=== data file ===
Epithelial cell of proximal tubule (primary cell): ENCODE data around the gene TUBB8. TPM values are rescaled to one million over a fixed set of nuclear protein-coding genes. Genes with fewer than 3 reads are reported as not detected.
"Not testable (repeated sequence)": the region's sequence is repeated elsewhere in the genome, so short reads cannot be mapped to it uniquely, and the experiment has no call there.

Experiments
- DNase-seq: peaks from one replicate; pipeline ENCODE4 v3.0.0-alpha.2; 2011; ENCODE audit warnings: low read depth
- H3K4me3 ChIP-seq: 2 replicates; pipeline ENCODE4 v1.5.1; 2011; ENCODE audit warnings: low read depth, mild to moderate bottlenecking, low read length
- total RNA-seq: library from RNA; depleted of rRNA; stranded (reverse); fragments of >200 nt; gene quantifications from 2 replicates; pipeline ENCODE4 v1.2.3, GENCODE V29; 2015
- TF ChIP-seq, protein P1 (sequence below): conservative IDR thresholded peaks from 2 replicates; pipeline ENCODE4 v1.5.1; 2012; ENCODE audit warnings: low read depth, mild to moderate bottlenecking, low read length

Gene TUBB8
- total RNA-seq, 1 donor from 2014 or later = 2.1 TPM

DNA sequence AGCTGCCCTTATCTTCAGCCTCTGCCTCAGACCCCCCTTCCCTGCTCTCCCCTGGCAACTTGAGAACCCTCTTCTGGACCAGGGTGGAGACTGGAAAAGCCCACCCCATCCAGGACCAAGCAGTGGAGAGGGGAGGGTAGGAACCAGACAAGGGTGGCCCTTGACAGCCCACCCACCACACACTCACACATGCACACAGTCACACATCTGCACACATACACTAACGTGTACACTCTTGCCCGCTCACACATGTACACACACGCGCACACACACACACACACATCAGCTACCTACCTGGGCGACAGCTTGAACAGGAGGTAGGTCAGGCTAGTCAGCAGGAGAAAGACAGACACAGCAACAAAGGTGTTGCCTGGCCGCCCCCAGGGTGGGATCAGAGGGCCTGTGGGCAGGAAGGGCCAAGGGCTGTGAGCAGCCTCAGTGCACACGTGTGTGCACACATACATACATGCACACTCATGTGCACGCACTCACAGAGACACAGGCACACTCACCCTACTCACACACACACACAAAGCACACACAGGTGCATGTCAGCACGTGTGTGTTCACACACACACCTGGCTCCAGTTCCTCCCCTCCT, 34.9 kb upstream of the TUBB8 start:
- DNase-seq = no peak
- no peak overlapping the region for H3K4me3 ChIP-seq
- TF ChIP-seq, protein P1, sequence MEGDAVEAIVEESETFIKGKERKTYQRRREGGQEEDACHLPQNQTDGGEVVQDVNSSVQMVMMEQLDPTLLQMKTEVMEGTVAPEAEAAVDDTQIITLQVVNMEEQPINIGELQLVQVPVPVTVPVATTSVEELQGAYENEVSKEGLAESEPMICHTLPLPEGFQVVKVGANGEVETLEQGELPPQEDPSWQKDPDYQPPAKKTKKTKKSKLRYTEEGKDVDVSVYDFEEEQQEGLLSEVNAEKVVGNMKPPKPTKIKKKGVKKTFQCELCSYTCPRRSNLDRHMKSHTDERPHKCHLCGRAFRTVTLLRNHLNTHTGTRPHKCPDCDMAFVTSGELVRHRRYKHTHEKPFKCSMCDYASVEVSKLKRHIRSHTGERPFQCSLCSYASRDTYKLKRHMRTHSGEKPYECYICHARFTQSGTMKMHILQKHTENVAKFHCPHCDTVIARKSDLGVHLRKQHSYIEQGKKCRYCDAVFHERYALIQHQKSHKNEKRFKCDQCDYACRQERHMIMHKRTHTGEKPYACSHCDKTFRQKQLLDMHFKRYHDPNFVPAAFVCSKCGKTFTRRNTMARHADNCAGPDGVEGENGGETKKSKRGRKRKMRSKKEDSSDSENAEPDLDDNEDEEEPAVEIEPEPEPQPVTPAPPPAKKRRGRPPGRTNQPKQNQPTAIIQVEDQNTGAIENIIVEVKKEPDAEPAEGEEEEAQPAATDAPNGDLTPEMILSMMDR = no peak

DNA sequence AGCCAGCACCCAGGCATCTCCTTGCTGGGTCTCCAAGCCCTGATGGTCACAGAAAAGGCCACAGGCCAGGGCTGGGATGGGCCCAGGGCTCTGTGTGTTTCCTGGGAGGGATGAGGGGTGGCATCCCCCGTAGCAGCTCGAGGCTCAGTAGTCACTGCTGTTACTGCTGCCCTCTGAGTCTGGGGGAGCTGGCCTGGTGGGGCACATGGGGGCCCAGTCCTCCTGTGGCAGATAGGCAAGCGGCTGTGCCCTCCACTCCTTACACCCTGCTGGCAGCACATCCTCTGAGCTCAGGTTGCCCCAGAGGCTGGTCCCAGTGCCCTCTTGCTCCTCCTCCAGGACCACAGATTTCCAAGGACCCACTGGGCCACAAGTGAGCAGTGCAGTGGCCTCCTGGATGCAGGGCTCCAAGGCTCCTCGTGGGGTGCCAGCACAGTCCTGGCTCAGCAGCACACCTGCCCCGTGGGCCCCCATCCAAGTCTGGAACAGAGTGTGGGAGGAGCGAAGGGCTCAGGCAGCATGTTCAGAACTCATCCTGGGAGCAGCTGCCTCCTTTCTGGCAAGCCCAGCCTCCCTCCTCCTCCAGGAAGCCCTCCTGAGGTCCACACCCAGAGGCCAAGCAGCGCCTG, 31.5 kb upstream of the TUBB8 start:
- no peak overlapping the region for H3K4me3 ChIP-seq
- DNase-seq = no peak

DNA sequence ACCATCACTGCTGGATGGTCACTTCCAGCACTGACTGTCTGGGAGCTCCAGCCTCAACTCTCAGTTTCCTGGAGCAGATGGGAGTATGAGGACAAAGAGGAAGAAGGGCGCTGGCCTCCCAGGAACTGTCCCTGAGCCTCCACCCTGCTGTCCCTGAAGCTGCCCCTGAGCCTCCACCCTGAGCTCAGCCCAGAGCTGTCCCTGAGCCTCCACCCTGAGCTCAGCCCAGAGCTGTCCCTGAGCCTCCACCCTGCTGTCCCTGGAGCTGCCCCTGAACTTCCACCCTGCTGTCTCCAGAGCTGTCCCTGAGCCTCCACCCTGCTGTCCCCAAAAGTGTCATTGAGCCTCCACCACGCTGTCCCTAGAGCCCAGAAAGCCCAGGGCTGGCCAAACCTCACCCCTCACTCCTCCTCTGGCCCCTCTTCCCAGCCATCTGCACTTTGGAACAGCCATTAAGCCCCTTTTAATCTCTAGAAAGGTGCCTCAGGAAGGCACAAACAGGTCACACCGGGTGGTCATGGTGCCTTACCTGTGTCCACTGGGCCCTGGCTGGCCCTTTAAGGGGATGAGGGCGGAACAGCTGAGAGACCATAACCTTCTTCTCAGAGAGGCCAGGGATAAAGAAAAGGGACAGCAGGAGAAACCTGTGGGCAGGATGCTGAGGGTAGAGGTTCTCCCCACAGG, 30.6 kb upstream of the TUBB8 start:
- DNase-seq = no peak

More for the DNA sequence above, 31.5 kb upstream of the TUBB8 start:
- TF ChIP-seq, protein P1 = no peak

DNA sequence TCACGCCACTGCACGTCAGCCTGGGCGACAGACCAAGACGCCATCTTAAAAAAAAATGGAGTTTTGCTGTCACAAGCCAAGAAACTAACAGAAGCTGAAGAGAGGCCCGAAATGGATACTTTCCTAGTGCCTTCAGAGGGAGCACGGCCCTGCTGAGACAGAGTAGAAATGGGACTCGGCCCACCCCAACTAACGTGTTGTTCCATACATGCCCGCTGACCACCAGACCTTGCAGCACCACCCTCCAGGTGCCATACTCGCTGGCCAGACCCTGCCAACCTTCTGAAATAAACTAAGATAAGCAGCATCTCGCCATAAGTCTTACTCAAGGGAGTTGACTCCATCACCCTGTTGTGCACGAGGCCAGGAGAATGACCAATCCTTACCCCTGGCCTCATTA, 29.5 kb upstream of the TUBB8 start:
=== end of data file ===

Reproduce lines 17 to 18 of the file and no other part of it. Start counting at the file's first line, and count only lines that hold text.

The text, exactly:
DNA sequence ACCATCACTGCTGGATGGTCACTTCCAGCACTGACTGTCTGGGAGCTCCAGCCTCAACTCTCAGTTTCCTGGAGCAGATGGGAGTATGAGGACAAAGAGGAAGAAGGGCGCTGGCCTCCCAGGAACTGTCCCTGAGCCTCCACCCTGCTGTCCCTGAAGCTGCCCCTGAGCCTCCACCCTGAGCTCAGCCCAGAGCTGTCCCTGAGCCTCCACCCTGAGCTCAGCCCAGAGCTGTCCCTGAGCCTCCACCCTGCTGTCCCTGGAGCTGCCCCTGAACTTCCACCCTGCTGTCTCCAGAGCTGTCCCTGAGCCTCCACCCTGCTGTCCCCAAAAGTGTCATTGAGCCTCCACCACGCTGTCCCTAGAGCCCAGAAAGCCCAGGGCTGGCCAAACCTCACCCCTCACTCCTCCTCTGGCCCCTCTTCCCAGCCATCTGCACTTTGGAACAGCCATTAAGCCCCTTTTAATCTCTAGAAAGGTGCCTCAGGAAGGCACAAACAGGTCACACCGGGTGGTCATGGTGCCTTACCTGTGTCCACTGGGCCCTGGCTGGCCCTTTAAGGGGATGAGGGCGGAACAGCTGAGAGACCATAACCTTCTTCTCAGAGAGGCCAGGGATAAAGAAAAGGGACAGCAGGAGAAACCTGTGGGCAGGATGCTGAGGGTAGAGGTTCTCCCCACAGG, 30.6 kb upstream of the TUBB8 start:
- DNase-seq = no peak